From paralysis to politics, Penn State’s Adam Taliaferro becomes NJ lawmaker

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 Adam Taliaferro, a Penn State football player who suffered serious spinal cord injuries on the field, was sworn in as member of the New Jersey State Assembly. A former Gloucester County freeholder, Taliaferro was appointed to the seat vacated by Democratic Assemblywoman Celeste Riley.(Mel Evans/AP Photo, file)

Adam Taliaferro, a Penn State football player who suffered serious spinal cord injuries on the field, was sworn in as member of the New Jersey State Assembly. A former Gloucester County freeholder, Taliaferro was appointed to the seat vacated by Democratic Assemblywoman Celeste Riley.(Mel Evans/AP Photo, file)

Politics was never the game plan for Adam Taliaferro, New Jersey’s newest state lawmaker. Perhaps because he’s accustomed to twists of fate, Taliaferro talks breezily about how unlikely this all would have seemed to him not too long ago.

“I would’ve gotten a good laugh out of it,” he said when asked if someone were to predict, just years ago, the political path he’s now chosen. “Even to this day, being sworn in, I’m sitting there looking around, and I say, ‘Who would’ve thought I’d be in this position?'”

In 2000, Taliaferro was a freshman at Penn State and a starting defensive back for the school’s football team. With less than two minutes left in the fifth game of his college career, Penn State was far behind rival Ohio State. That’s when he made a play that took his life on a terrifying turn.

“It was a play I made a thousand times before,” Taliaferro recalled. “I went in to make a tackle, and I remember waking up on the ground and unable to move anything, and the thought of being paralyzed went through my head because you always think the bad things happen to someone else.”

The impact left Taliaferro with a broken neck and bruised spinal cord, rendering him paralyzed from the neck down.

Doctors expected that he’d never walk again. Taliaferro’s parents kept the prognosis a secret, figuring telling him would be too emotionally devastating. They kept rooting for him and holding on to hope.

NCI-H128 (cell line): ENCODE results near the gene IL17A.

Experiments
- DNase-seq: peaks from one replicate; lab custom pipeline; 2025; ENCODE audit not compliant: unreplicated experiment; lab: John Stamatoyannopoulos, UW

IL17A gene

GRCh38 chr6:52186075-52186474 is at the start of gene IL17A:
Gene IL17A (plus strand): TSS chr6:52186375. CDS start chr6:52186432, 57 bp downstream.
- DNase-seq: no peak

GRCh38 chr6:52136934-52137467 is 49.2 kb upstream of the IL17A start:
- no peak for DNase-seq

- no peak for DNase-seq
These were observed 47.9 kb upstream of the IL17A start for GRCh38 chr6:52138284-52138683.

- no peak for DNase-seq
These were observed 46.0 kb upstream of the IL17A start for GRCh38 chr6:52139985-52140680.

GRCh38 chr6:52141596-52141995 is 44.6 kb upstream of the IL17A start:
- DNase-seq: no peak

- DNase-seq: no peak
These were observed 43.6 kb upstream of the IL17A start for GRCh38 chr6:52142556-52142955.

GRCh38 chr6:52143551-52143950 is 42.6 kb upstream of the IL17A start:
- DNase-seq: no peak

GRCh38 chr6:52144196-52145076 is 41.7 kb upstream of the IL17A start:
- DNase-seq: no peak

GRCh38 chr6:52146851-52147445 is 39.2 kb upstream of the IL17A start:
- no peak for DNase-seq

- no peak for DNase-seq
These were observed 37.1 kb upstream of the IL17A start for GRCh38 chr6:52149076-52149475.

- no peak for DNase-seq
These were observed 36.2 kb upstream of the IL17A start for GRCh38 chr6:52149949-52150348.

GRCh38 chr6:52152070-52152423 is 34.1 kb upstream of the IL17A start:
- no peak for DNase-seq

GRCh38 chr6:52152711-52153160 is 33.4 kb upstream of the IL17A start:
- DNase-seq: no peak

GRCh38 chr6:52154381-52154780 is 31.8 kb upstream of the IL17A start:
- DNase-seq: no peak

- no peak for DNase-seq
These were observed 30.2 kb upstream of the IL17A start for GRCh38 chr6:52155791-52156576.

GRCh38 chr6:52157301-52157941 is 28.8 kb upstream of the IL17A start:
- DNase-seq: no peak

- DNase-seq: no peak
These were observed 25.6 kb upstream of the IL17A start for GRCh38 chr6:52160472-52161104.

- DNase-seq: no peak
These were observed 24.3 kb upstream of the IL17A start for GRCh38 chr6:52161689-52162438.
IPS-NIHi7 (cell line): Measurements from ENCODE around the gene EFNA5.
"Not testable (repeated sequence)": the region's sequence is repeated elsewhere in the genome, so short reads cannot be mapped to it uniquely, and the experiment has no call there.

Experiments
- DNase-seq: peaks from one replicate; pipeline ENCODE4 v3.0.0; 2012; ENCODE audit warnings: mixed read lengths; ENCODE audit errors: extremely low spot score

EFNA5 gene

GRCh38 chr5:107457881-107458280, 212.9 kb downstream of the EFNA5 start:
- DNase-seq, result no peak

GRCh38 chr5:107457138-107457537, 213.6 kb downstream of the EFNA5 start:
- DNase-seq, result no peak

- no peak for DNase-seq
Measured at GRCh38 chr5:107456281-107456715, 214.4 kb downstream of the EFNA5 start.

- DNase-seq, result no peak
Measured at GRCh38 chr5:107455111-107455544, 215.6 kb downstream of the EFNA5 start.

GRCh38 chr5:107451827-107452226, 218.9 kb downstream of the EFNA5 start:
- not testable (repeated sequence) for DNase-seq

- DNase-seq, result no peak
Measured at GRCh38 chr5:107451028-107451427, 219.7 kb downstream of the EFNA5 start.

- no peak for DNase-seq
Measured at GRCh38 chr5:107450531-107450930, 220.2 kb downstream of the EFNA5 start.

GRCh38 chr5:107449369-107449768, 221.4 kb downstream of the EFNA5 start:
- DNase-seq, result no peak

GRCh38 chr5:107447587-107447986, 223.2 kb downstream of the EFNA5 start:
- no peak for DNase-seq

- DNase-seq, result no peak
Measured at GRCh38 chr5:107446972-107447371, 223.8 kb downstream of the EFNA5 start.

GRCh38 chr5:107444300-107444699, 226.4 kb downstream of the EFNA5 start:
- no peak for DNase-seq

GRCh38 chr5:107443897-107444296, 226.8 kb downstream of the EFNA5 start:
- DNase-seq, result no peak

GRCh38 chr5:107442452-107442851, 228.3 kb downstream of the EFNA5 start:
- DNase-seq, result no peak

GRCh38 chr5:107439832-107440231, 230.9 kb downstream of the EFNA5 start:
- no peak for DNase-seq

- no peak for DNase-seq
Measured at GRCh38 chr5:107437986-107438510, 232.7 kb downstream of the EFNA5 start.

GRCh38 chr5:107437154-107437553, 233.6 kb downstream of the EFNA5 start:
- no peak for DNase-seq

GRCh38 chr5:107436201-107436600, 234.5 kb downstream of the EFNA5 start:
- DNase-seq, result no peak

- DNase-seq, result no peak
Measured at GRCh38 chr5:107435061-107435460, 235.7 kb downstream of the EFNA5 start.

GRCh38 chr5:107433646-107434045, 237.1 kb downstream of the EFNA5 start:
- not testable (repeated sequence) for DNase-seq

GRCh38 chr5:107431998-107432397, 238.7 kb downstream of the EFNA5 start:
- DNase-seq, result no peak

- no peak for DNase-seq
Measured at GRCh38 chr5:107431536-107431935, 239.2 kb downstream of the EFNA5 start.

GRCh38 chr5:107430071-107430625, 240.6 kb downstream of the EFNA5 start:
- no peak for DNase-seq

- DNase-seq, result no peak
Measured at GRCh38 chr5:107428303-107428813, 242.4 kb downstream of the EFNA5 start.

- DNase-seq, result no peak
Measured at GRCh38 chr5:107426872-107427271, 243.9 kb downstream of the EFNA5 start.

A small sign of recovery

Four weeks after the injury, Taliaferro had a small sign that he’d soon defy doctors’ prognosis.

“I got some movement in my toe,” he said. “And that’s when I thought, ‘Man, I might have a second chance to walk again.'”

From there, he rocketed to recovery, walking out of the hospital with crutches months later. It surprised doctors and launched him in the national spotlight.

The rebound spurred on his ambition. He went to law school, became a personal injury attorney, then worked as a lobbyist for pharmaceutical company Bristol-Myers Squibb.

He also started a foundation for victims of spinal cord injuries. He stays in contact in particular with football players who’ve had similar experiences, including Eric LeGrand, the former Rutgers player who remains wheelchair-bound from a paralyzing tackle in 2010 in a game against Army.

To LeGrand and others, Taliaferro has said that progress unfolds incrementally, and though his case can serve as inspriation, it’s not the way most emerge from spinal injuries. 

“Don’t look at walking as the epitome of recovery,” Taliaferro said. “They’re going to learn to move something, or learn to live life in a different way. But you’re going to get better from the point that you’re in.”

Embarking on a career in politics

All this came before winning election as a freeholder, a countywide elected official, in Gloucester County, in South Jersey. 

The “helping people” aspect of public service drew him in, he said.

When a representative from the Democratic State Committee called him at his home recently asking if he’d be interesting in filling a vacancy in the New Jersey Legislature, he thought, “Well, I guess these opportunities don’t come around too often.”

Access to quality health care, Taliaferro said, is among his top issues, noting his recovery would not have been possible without top-notch care.

Despite the injury, which has left him with a slight limp and other small complications, he’s still an avid football fan, attending Penn State games when he can and keeping up with friends who are now professional players. He’s quick to admit, though, that his mom never much liked the sport.

“I really think my accident was a freak accident. I could’ve just as easily been injured in a car accident, or something crazy like that. If I have kids, if anyone asks me, I’d be more than happy to let anyone I care about play football,” he said.

Taliaferro took the oath of office Thursday. He’ll represent South Jersey’s 3rd District after Assemblywoman Celeste Riley stepped down for another job.

Later this year, Taliaferro will be asking voters to send him back to Trenton for a full term.

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